Hi, everyone. My name is Mario. I'd like to welcome you to today's lesson on size. So today, we're going to learn how to measure type. So, as always, feel free to pause, fast-forward, and remind throughout the lesson. And when you're ready to go, let's get started.
As I said, we're going to be learning how to measure type, and in this lesson, we'll focus on the current digital standards in the US primarily used for printed documents. So, keep that in mind, because web design, sign making, and other industries and countries use other measuring systems. With that in mind, let's continue.
Type is measured by point, picas and inches-- and here's what that looks like. And just a heads up, this is not to scale, but it's large enough so that you can see the difference in measurements. So point is the unit used when measuring letter forms and a point measures 1/72 of an inch. Type is measured vertically from the bottom of the descender to the top of the ascender, so those are two new words for us, and we'll get to what those are in just a minute here.
A pica is the unit used when measuring the length of a line-up type, and there are six picas in an inch-- so, not too tough. Now, as I was explaining what a point was, I threw in those two new words like descender and ascender. So let's talk about what those are. An ascender is the name for the part of the topographic character that extends above the mean line or any character which has a ascender.
So the red line here is what's called a baseline, which is the implied horizontal line upon which the topographic character sits. So, pretty easy. It's where the characters sit. The black line you see here is called the mean line, which in a lowercase letter is an implied horizontal line which falls across the top of the letter x. So you can see, it sits just atop our lowercase x here. And then, this area in red would be the ascender or ascenders, and were you to draw a dotted line, that would be your ascender line where the ascender extends to.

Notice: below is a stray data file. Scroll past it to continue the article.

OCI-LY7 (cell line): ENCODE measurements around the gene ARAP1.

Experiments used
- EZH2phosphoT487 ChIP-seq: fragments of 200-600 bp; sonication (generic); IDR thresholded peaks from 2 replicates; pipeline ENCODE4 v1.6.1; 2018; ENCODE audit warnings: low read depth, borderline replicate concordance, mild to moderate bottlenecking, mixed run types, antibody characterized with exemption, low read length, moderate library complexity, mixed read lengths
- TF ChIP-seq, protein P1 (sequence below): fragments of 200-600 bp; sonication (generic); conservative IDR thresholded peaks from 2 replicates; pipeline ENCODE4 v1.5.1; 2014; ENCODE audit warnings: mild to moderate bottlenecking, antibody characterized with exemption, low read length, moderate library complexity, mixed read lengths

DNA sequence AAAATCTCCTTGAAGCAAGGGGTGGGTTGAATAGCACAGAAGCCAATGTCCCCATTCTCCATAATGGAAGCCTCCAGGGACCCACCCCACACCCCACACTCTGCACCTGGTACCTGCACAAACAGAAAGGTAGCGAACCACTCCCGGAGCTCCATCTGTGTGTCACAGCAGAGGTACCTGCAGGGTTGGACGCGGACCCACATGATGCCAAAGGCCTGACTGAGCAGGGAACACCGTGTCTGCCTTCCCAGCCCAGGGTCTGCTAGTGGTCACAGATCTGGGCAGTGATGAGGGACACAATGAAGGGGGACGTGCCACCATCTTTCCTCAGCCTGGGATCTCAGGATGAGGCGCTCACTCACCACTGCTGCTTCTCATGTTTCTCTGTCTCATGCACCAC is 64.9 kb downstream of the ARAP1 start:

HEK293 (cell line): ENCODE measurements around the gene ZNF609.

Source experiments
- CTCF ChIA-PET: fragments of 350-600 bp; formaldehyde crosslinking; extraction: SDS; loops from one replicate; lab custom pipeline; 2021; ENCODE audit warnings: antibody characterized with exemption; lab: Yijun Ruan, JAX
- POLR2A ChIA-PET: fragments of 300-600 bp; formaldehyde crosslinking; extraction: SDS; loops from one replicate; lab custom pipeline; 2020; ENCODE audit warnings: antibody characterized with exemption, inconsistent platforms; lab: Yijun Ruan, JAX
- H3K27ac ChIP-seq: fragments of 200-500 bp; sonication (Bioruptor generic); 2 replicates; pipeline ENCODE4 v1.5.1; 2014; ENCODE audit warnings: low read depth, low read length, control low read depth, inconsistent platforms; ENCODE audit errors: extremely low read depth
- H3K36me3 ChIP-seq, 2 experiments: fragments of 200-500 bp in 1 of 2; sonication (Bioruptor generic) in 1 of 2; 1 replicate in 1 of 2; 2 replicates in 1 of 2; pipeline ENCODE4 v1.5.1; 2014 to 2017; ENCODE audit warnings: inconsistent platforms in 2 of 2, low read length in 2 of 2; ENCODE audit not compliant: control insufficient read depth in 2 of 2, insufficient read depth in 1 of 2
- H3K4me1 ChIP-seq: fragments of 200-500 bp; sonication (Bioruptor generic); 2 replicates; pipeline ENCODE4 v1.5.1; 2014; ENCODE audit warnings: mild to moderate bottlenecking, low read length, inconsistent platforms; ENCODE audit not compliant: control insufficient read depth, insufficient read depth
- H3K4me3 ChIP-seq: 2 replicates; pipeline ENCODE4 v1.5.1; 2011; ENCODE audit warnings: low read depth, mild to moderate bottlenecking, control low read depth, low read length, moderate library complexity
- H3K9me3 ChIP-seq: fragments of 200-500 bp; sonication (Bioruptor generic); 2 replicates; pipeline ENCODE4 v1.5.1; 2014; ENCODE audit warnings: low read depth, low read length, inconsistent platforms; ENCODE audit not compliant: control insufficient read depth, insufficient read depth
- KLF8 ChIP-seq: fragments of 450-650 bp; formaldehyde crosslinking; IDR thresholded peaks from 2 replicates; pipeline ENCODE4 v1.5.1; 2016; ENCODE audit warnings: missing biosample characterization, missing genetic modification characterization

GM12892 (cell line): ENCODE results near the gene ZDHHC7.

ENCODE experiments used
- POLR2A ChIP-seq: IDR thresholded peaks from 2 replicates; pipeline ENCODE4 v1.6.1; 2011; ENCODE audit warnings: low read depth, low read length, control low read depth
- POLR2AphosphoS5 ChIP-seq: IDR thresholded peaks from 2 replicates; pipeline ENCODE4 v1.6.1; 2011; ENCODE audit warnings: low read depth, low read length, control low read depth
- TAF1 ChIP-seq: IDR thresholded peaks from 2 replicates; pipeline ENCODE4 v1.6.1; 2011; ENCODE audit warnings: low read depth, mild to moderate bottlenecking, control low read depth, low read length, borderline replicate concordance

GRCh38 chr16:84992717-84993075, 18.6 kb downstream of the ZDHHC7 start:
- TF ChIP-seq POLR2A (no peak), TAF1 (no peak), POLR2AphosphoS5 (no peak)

As you might have guessed-- descender, then, is the opposite. It's the name for the part of the topographic character that extends below the baseline of any character which has descender. So again, in this example, the descender is that portion of the p character that extends beyond the baseline.
You can easily recognize whether a character could be classified as either one, but not both. So, a character is only an ascender or a descender. In this example, removing our chichi, you can still point out that some ascenders would be f, l, k and a descender would be the q. I mentioned earlier that the mean line is the implied horizontal line which falls across the top of the letter x-- like we saw earlier-- and that leads us to x-height, which is the vertical distance from baseline to the mean line in a lowercase letter.
So in this example, you can see there are three different font types, but they're all the same point size, which is 99 for this example. And it's a pretty drastic difference across some of these typefaces, and the x-height can be a really significant distinguishing character between many typefaces.
Well everyone, that concludes today's lesson. So let's finish off with our key terms-- baseline, mean line, ascender, descender, x-height, point, and pica. Hope you've enjoyed this lesson with me today. My name is Mario, and I will see you next lesson.
The name for the part of a typographic character that extends above the mean line or any character which has an ascender.
The implied horizontal line upon which typographic characters sit.
The name for the part of a typographic character that extends below the baseline or any character which has a descender.
In a lower case letter, an implied horizontal line which falls across the top of the letter x.
The unit used when measuring the length of a line of type. There are 6 picas in an inch.
The unit used when measuring letterforms. A point measures 1/72 of an inch. Type is measured vertically from the bottom of the descender to the top of the ascender.
In a lower case letter, the vertical distance from the baseline to the mean line.